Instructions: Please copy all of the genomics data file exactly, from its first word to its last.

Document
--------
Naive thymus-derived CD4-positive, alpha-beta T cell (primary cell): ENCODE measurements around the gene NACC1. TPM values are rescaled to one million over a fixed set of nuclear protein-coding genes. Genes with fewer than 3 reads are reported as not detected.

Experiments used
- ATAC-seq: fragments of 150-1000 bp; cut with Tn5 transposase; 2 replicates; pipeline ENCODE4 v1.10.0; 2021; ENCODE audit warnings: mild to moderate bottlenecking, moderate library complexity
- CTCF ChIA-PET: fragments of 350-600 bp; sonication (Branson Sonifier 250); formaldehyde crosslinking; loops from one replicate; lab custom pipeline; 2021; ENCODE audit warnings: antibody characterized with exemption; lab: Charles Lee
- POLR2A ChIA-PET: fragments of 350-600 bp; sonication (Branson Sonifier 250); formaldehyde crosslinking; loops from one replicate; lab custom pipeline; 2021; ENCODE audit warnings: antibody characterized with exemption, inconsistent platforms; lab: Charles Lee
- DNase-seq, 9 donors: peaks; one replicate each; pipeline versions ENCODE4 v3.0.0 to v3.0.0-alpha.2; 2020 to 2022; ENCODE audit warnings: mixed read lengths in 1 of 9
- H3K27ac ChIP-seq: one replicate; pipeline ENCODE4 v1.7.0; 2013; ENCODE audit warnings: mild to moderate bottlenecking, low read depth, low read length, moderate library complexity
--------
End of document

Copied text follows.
Naive thymus-derived CD4-positive, alpha-beta T cell (primary cell): ENCODE measurements around the gene NACC1. TPM values are rescaled to one million over a fixed set of nuclear protein-coding genes. Genes with fewer than 3 reads are reported as not detected.

Experiments used
- ATAC-seq: fragments of 150-1000 bp; cut with Tn5 transposase; 2 replicates; pipeline ENCODE4 v1.10.0; 2021; ENCODE audit warnings: mild to moderate bottlenecking, moderate library complexity
- CTCF ChIA-PET: fragments of 350-600 bp; sonication (Branson Sonifier 250); formaldehyde crosslinking; loops from one replicate; lab custom pipeline; 2021; ENCODE audit warnings: antibody characterized with exemption; lab: Charles Lee
- POLR2A ChIA-PET: fragments of 350-600 bp; sonication (Branson Sonifier 250); formaldehyde crosslinking; loops from one replicate; lab custom pipeline; 2021; ENCODE audit warnings: antibody characterized with exemption, inconsistent platforms; lab: Charles Lee
- DNase-seq, 9 donors: peaks; one replicate each; pipeline versions ENCODE4 v3.0.0 to v3.0.0-alpha.2; 2020 to 2022; ENCODE audit warnings: mixed read lengths in 1 of 9
- H3K27ac ChIP-seq: one replicate; pipeline ENCODE4 v1.7.0; 2013; ENCODE audit warnings: mild to moderate bottlenecking, low read depth, low read length, moderate library complexity